Now with the omicron variant, evidence points to the vaccine having little if any efficacy in preventing infection, further stapling COVID as endemic. Luckily, while omicron is much more contagious, outpacing previous variants and taking over as the most prevalent form of the virus, it is also much less virulent, meaning it’s not nearly as likely to land someone who contracts it in the hospital or, worse, kill him or her.

Janice Kew reported in Bloomberg:

South Africans contracting Covid-19 in the current fourth wave of infections are 80% less likely to be hospitalized if they catch the omicron variant, compared with other strains, according to a study released by the National Institute for Communicable Diseases.

Perhaps because all evidence and studies so far similarly show far less virulence when it comes to the omicron variant of COVID that there’s a ray of hope hidden in the gloom and doom stories of new cases found in China about to send new waves of supply chain disruption because of the country’s heavy-handed Covid Zero response.

The Hope of Loosening Covid Zero Policy in China

Here’s where the hope pops in. In a Fortune article about how Chinaa’s Covid Zero response to omicron could cause supply chain chaos, Grady McGregor and Eamon Barrett reported:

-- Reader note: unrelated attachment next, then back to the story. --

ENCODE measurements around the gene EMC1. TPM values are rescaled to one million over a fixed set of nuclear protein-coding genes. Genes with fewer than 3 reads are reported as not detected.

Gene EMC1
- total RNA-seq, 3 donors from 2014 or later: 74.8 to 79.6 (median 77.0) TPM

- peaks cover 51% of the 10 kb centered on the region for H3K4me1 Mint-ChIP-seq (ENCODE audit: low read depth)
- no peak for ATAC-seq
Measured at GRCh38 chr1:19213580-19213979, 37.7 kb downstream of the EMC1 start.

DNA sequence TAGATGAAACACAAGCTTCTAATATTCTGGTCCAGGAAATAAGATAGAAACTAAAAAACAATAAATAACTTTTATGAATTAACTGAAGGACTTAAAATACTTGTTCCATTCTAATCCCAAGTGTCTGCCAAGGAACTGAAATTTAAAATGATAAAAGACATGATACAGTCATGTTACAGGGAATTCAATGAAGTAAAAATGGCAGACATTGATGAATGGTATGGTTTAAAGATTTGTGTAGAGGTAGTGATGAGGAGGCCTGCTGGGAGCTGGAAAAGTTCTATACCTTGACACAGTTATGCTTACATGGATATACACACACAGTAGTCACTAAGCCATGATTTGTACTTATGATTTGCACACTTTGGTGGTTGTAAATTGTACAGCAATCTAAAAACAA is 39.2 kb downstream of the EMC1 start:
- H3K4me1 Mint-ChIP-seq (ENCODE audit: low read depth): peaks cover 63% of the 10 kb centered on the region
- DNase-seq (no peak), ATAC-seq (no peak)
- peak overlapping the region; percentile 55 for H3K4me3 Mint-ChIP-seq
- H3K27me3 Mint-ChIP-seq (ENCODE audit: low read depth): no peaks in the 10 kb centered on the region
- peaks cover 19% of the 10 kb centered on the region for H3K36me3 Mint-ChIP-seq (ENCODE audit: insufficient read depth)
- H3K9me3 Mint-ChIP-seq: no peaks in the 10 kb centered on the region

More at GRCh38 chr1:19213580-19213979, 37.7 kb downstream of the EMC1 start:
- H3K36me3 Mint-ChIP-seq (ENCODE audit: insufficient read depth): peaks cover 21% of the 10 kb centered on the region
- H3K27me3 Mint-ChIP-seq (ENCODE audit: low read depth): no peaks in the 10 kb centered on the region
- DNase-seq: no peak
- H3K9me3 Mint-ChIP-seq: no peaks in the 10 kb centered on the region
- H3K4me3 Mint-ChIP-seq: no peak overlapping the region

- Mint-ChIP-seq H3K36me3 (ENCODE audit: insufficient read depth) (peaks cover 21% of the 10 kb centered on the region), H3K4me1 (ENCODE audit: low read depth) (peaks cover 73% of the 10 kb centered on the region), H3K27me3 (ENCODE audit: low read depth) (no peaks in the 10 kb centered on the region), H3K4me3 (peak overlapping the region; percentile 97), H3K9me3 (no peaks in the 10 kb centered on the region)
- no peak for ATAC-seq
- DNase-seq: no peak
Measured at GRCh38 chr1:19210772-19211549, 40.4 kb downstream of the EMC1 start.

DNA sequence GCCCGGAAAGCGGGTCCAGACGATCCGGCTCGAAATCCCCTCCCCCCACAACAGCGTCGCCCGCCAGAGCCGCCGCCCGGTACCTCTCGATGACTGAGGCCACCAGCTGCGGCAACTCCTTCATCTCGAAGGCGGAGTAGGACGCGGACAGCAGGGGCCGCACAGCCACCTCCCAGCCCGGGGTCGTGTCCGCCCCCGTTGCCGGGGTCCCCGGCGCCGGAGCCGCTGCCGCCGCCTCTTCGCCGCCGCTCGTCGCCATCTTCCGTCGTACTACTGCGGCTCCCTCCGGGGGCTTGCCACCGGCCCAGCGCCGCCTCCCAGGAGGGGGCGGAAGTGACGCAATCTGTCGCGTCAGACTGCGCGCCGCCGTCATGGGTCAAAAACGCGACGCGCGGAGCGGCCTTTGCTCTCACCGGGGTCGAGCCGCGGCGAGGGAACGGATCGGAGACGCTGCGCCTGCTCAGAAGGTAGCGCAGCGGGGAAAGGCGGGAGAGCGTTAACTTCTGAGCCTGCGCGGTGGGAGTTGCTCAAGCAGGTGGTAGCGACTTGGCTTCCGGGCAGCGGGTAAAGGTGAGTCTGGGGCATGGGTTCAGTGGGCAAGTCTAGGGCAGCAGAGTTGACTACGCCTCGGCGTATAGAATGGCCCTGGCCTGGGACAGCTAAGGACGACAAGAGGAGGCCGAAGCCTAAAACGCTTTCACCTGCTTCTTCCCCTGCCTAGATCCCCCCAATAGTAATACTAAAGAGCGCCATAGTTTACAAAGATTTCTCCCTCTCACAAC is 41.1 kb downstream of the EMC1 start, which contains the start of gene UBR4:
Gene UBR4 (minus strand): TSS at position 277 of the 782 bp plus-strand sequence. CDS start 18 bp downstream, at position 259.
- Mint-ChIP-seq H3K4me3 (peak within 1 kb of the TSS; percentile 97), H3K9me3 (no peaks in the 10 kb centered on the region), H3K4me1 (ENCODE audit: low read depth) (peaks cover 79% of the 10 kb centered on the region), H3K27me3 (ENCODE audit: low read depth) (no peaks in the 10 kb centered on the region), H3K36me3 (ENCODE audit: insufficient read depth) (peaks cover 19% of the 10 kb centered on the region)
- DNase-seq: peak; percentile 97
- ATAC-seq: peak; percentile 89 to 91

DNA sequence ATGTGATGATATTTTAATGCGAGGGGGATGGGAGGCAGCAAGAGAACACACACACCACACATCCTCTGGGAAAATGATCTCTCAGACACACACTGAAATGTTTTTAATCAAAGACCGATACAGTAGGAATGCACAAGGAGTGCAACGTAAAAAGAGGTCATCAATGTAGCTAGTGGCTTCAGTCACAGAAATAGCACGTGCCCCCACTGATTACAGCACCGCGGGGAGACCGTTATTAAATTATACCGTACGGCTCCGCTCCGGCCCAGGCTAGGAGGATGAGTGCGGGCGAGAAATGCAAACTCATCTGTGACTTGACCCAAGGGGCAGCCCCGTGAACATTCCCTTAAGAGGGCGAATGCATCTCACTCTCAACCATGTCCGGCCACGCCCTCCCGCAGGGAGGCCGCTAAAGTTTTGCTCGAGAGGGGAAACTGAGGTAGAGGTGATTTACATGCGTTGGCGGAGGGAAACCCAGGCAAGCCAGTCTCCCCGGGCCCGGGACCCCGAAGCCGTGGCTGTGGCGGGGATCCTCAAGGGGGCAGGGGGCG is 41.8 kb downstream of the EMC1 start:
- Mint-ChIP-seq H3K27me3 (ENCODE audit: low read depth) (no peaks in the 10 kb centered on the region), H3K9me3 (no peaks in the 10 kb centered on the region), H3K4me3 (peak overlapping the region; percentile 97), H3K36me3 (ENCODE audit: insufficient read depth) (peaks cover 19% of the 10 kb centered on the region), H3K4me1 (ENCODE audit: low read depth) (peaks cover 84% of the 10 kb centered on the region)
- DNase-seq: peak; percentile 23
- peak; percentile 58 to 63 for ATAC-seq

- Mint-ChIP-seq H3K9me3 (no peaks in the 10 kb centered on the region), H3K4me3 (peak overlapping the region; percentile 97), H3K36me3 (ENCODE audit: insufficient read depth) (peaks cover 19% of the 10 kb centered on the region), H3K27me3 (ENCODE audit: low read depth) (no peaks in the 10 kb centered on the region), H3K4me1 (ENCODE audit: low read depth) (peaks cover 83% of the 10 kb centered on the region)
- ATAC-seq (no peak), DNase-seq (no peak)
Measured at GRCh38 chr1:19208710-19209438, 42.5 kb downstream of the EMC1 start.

When ports in Shenzhen and Ningbo reported minor COVID outbreaks last year, authorities quickly closed shipping terminals, causing traffic jams of huge container ships and a backlog that eventually caused congestion elsewhere as ships rerouted to China’s other harbors.

But the outbreak in Tianjin has yet to prompt any port closures.

On Wednesday, when local authorities ordered workers in the city to take a day off to facilitate another round of testing, the Tianjin Port Authority announced it had tested 4,920 of its employees as of Sunday and that “all of the wharf companies are operating normally.”

China isn’t exactly known for its honesty when it comes to reporting, but the article goes on to say:

In an email to Fortune on Monday, shipping giant Maersk said the company had experienced zero disruption from the current outbreak in Tianjin.